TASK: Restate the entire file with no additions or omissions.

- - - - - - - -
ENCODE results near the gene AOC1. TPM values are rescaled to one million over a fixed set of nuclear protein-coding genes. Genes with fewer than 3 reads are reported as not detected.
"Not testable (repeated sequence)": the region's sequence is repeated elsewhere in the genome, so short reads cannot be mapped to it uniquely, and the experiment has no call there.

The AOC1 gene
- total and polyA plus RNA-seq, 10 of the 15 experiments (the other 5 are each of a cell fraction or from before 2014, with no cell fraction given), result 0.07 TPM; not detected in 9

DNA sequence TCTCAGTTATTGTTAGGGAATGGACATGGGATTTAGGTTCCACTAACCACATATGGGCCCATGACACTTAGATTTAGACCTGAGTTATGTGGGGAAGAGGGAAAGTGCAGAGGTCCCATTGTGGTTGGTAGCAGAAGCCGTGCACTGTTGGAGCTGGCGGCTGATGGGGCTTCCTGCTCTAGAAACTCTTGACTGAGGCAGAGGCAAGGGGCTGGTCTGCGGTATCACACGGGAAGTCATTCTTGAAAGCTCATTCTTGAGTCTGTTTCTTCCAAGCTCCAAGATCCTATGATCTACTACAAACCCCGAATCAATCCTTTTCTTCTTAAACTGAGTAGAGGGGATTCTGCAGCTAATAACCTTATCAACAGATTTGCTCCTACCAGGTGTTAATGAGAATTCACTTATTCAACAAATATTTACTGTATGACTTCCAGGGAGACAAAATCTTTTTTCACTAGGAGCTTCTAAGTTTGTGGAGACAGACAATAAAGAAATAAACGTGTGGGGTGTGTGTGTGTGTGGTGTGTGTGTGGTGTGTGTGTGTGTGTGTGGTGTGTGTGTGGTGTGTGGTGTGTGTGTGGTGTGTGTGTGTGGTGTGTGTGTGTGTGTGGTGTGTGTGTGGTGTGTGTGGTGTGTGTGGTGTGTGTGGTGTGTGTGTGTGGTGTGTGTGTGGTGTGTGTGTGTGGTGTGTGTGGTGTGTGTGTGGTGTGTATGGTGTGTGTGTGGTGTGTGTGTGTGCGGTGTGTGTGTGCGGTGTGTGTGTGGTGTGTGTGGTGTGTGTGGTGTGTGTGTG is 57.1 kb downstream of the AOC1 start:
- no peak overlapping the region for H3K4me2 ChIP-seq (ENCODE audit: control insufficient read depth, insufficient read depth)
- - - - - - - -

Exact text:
ENCODE results near the gene AOC1. TPM values are rescaled to one million over a fixed set of nuclear protein-coding genes. Genes with fewer than 3 reads are reported as not detected.
"Not testable (repeated sequence)": the region's sequence is repeated elsewhere in the genome, so short reads cannot be mapped to it uniquely, and the experiment has no call there.

The AOC1 gene
- total and polyA plus RNA-seq, 10 of the 15 experiments (the other 5 are each of a cell fraction or from before 2014, with no cell fraction given), result 0.07 TPM; not detected in 9

DNA sequence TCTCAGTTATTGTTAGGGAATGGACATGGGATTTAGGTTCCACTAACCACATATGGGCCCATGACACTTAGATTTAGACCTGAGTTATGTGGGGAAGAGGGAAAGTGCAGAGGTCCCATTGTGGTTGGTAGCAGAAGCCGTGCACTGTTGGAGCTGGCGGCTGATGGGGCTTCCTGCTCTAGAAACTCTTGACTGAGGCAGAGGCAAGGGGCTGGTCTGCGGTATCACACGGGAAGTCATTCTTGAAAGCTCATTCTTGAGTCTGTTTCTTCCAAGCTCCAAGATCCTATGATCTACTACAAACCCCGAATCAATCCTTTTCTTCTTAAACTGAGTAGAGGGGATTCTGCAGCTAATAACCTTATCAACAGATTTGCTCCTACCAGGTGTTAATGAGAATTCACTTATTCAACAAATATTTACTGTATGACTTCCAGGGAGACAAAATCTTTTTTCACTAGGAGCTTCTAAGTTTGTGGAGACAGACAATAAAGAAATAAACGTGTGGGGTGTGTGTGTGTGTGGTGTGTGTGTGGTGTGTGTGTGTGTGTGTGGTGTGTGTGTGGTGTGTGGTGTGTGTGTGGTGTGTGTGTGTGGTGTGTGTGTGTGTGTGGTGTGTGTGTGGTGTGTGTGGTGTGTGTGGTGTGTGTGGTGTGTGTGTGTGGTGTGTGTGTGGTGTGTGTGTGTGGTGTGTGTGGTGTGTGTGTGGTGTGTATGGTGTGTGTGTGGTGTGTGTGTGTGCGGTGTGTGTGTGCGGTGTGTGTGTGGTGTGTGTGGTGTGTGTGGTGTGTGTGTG is 57.1 kb downstream of the AOC1 start:
- no peak overlapping the region for H3K4me2 ChIP-seq (ENCODE audit: control insufficient read depth, insufficient read depth)